However, these figures don’t tell the whole story. We’ll look into this in the next section.
2. Reperforming more than once
A reperforming loan may relapse and then also reperform again and so on for several times. If you have invested for a while and have been looking at your loans or loans from Secondary Market, you have probably seen many such loans yourself.
My previous post did not account for this fact because we only have one date for 7 days overdue available in the loan dataset, making it close to impossible to determine how many times it has actually happened. So we could only look at the percentages based on the first occurrences of 7 days overdue.
From what I understand, the 58% defaulting and 42% reperforming figures provided by Bondora are also based on first time 7+ day overdue figures.
Unfortunately, running calculations on purely these figures, is misleading, because if a loan defaults after reperforming twice, there are already 2 occasions where loan reperformed and cost for investor occurred and 1 occasion of default. These costs of 2 additional reperformances for defaulted loans are entirely unaccounted for with the previous calculations.
In other words, the actual proportion of reperformances from 7+ days overdue should be higher than the one previously indicated.
Thankfully, Bondora has provided us with a figure that a loan that has been overdue 7+ days, has been this way on average for 2.5 times. While it’s still not a perfect figure to help us with a more accurate calculation, we are able to use it to come up with some estimates with relatively decent accuracy.
In loan dataset we have the date of first time the loan was 7 days overdue and we have the date when a loan defaulted. Based on this, we can calculate the average time between those two events to get the average time it took for a defaulted loan to default.
Based on this, we can then calculate the amount of times on average a loan was possibly overdue for 7+ days before defaulting (dividing the average time by 60 days, the time it takes to default).
While we may overestimate the number a bit here with this method, it doesn’t really matter for the end result. We know the average should be in total 2.5, so we’ll even it up when calculating the average number of times for reperforming loans.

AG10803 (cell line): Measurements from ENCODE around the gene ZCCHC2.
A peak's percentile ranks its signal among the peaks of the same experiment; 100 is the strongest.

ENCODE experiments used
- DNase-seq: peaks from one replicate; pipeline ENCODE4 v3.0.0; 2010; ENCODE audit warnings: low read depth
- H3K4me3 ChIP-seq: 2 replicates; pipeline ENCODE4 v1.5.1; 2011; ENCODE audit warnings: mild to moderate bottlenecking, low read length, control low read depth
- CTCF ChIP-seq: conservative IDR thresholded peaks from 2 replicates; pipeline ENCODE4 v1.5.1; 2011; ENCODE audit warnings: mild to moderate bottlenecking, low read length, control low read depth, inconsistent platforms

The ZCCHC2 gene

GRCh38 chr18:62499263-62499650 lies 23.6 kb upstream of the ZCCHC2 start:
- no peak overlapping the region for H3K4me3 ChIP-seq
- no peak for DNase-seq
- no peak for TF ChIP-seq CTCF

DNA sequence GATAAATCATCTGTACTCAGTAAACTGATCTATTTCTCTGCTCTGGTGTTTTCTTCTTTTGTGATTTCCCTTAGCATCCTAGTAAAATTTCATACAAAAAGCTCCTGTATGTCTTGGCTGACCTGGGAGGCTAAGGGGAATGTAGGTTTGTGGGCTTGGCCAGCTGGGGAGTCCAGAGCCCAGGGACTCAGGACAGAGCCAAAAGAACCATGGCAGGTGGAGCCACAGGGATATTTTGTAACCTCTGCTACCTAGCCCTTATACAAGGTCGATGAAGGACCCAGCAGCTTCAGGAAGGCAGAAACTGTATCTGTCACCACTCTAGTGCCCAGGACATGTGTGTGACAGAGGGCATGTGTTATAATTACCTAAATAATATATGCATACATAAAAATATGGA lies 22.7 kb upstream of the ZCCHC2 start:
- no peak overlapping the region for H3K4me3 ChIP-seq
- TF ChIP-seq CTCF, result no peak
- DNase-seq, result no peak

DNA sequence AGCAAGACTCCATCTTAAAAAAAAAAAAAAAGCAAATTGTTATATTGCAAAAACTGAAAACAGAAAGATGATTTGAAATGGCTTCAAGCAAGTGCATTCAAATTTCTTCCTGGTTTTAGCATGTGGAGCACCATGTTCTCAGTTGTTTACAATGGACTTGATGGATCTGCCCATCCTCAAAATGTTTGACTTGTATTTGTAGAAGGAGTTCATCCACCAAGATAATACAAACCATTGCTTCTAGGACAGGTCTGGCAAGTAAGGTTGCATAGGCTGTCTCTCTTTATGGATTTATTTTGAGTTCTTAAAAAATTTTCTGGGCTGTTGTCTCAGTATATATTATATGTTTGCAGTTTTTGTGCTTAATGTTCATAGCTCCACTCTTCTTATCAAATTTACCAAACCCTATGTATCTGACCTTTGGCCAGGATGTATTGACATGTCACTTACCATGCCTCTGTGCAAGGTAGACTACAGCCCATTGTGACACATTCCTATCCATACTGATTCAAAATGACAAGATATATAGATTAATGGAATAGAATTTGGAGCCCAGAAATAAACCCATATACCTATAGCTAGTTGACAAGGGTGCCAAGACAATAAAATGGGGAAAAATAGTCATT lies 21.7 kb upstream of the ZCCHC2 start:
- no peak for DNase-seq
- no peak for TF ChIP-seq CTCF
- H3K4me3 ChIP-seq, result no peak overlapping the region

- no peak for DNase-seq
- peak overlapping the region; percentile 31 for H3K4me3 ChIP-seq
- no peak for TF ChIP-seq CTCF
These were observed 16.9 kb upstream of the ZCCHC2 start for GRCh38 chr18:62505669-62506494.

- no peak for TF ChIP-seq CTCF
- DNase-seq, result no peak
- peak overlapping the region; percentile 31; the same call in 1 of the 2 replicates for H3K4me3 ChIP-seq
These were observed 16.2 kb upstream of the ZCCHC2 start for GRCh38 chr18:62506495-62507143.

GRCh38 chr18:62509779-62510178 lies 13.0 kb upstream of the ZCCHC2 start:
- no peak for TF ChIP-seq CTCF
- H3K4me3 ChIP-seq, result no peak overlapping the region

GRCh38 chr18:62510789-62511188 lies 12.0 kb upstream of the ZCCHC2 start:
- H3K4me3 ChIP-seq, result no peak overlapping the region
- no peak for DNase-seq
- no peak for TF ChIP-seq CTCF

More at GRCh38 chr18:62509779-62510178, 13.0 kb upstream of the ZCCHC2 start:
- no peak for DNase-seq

(I won’t bother you with the exact calculation logic in the post here, but if you’re interested, you can grab the DCA profitability calculator 2.0 with the formulas below and ask about it in comments.)
The results I ended up with, were following:
- Defaulted loans on average have reached 7+ days overdue 2.3 times before defaulting.
- Reperforming loans on average have reached 7+ days overdue 2.7 times.
Note that these figures are not a fixed ratio and only matter for this specific segment of loans and at this specific point in time. These ratios will change over time as loans mature or fresh loans are added to the portfolio.
These figures are not 100% accurate, since the data that was used to provide us with this 2.5 figure, is likely somewhat different from the data I used, but it should be close enough and will suffice to make the point.
Based on this new info, we can calculate the proportion of actual occasions of 7+ days overdue that lead to default vs those that have reperformed so far without the more aggressive DCA process:
- 23% cases of 7+ days overdue, have ended up in default
- 77% of cases have reperformed before adding more aggressive DCA process
Why did we do this? Simply because the fee is paid on every occasion of 7+ days overdue reperformance, not only the first or last case.
In other words, this will be the actual measure to use to determine how many additional cases of 7+ days overdue loans would have to reperform with the new DCA process to cover the related costs.
If we now put these figures into the DCA Profitability Calculator 2.0, we will see that the reperforming rate would have to increase by an additional 14% to 91% of the 7+ overdue cases reperforming to reach breakeven point.
This means that for a breakeven, roughly a whopping 58% of defaults should be additionally prevented from occurring by the DCAs.
Note: My method of calculation is relatively conservative. You could attempt to calculate some sort of gain based on preventing defaults, but since we don’t know any stats on relapses after DCA intervention, there’s no meaningful way to understand how much defaults are actually prevented, instead of simply delayed with additional costs. Thus it makes no sense to assume a gain in the future and ignore any additional costs in the future.
All of this is without accounting for the fact that if DCA is actually successful in making these large numbers of loans reperform, this means that some of them will relapse and default eventually.
This in turn will increase the number (and proportion) of reperformances in the process without necessarily reducing default rate as much in the end.